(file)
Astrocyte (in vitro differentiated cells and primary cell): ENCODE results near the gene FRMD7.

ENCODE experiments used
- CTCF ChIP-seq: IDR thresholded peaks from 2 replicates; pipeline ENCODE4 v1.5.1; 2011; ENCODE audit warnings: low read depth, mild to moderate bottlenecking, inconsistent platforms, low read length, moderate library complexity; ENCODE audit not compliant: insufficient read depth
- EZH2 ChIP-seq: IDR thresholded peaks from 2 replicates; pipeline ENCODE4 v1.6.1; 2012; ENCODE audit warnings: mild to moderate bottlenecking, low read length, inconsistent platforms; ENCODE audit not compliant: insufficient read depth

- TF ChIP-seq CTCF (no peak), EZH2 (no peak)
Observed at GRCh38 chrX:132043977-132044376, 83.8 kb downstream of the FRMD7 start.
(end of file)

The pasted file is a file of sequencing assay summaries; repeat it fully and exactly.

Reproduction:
Astrocyte (in vitro differentiated cells and primary cell): ENCODE results near the gene FRMD7.

ENCODE experiments used
- CTCF ChIP-seq: IDR thresholded peaks from 2 replicates; pipeline ENCODE4 v1.5.1; 2011; ENCODE audit warnings: low read depth, mild to moderate bottlenecking, inconsistent platforms, low read length, moderate library complexity; ENCODE audit not compliant: insufficient read depth
- EZH2 ChIP-seq: IDR thresholded peaks from 2 replicates; pipeline ENCODE4 v1.6.1; 2012; ENCODE audit warnings: mild to moderate bottlenecking, low read length, inconsistent platforms; ENCODE audit not compliant: insufficient read depth

- TF ChIP-seq CTCF (no peak), EZH2 (no peak)
Observed at GRCh38 chrX:132043977-132044376, 83.8 kb downstream of the FRMD7 start.